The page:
Classifying Your 1099s in CA Just Got Tougher!

Surprise, surprise…there’s a new legal standard in California and it has to do with Independent Contractors (I’m going to call them “ICs” from here on out). On April 30, 2018, the California Supreme Court announced a new “ABC” three prong test to determine if someone is an independent contractor.

If the IC does not meet any of these requirements, they should be classified as an employee:

  1. the worker is free from the control and direction of the hirer in connection with the performance of the work, both under the contract for the performance of such work and in fact;
  2. the worker performs work that is outside the usual course of the hiring entity’s business; and
  3. the worker is customarily engaged in an independently established trade, occupation, or business of the same nature as the work performed for the hiring entity.

Let’s quickly break this down.

A = Free from Control and Direction

Employees are typically NOT free from control and direction and ICs generally are. You wouldn’t tell your CPA when to come to work or how to do his/her job, right? BTW, this standard already existed on the previous classification standards on the federal level.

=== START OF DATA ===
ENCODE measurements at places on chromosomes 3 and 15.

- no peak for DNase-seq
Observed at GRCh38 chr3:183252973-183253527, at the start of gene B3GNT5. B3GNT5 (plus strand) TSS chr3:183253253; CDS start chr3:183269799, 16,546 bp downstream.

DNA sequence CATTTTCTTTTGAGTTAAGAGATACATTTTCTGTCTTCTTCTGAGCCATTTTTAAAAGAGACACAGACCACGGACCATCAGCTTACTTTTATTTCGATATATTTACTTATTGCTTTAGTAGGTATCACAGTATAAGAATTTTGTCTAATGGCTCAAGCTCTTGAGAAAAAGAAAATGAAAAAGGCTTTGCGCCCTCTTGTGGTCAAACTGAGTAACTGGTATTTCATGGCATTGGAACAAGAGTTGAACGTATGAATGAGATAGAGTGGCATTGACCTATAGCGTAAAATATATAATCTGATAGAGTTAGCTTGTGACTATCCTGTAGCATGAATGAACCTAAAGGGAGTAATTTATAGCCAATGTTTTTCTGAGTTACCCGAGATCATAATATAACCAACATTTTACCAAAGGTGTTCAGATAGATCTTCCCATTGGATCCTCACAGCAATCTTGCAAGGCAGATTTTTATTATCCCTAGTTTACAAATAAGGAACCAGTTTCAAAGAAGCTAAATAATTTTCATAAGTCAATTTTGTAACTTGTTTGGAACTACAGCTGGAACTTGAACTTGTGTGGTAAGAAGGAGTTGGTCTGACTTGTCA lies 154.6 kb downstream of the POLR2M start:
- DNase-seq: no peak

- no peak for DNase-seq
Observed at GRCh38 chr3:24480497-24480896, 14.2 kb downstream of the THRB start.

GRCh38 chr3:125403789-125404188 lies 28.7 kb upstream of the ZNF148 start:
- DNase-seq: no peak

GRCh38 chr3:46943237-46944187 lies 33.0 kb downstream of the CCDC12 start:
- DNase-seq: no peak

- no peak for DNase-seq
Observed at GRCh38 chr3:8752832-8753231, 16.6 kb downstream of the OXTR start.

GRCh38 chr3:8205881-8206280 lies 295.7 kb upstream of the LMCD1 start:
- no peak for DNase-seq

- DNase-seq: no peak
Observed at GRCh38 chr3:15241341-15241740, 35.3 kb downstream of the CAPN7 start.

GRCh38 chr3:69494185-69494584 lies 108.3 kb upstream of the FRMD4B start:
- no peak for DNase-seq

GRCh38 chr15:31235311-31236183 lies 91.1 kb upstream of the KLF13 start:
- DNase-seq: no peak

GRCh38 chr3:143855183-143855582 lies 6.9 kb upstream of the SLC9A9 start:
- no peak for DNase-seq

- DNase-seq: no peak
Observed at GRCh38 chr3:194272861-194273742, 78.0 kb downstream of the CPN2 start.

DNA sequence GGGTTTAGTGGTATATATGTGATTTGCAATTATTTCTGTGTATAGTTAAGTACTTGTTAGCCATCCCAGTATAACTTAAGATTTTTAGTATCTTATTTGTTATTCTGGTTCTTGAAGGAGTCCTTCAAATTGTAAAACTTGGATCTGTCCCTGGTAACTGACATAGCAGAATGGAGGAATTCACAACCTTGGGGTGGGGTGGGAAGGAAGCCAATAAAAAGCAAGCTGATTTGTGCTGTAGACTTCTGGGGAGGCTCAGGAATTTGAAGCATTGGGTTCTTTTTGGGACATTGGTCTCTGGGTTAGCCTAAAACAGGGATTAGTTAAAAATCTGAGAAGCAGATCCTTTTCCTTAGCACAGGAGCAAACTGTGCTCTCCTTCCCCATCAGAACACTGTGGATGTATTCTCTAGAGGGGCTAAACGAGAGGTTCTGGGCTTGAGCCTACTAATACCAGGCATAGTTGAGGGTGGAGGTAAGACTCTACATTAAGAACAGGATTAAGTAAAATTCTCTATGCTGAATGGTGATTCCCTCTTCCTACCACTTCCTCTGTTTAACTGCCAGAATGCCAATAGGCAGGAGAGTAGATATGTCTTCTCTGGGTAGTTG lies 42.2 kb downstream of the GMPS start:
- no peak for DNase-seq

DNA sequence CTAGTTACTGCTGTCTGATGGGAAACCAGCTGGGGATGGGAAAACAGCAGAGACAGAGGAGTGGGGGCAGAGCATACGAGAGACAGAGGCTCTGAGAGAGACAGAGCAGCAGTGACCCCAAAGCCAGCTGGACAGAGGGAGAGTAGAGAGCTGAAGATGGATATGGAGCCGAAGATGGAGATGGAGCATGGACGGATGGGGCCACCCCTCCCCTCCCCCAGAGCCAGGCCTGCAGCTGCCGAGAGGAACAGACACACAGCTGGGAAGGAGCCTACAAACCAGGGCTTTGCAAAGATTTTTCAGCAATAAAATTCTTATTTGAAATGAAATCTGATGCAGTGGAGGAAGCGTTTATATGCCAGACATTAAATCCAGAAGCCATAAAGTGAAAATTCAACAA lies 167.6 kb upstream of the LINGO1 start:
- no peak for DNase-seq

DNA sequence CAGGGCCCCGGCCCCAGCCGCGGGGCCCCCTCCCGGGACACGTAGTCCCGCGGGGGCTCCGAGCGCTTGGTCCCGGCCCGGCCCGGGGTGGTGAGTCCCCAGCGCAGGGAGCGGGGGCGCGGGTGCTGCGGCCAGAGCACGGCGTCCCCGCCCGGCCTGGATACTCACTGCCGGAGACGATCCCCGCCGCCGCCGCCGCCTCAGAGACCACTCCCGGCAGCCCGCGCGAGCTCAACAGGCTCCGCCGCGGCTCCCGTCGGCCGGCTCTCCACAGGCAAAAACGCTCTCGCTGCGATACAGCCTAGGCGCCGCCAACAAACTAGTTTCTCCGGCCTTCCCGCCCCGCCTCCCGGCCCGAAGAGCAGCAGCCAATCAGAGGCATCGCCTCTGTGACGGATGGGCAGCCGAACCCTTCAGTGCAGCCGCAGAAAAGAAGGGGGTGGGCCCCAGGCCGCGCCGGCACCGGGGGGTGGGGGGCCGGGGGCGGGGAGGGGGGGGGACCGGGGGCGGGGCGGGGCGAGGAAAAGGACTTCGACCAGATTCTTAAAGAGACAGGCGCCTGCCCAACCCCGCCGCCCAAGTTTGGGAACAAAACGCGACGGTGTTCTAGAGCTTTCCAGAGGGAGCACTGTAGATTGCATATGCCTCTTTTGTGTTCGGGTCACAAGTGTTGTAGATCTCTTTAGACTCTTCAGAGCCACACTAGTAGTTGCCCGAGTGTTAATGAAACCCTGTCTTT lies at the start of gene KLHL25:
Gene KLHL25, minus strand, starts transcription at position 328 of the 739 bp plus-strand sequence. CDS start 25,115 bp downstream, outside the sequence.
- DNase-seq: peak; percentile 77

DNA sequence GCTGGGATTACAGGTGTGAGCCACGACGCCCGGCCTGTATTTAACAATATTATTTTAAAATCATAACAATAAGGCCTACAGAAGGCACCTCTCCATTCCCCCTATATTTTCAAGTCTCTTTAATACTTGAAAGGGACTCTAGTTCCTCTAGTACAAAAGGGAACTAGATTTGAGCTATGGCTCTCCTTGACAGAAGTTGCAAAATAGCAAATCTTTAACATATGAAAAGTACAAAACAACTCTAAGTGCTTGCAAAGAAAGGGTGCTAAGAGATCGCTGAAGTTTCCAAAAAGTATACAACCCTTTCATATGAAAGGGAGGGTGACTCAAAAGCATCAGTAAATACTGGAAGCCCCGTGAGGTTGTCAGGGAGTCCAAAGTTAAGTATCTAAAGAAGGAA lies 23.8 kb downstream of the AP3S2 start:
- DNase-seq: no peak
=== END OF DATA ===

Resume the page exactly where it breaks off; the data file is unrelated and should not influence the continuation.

B = Outside Usual Course of Business

The case that this test stemmed from, Dynamex Operations West, Inc. v. Superior Court, was a case that determined the deliver drivers at Dynamex Operations West, Inc., a delivery company, were employees NOT ICs. Per the case, the drivers’ roles were “most clearly comparable” to those of employees included these drivers whose “services are provided within the usual course of the business” and thus were “ordinarily viewed by others as working in the hiring entities’ business.”

Simply said, if a worker does what the business does, the worker is an employee NOT an IC. Like in this case, drivers of any trucking or transportation company would be employees.

C = Customarily Engaged in Independent Trade

The IC has to be an actual business and not one formed because the company asked them to make a business to look like an IC.

What now?

I suggest taking a look at all of your ICs and determining if they are truly ICs or if they are employees.

Of course, I can help you do that as well. I will also listen to you vent about how these laws are a pain in your backside…I’m a good listener.

By: LeiLani E. Quiray, Founder and HR Pro @bethechangeHR


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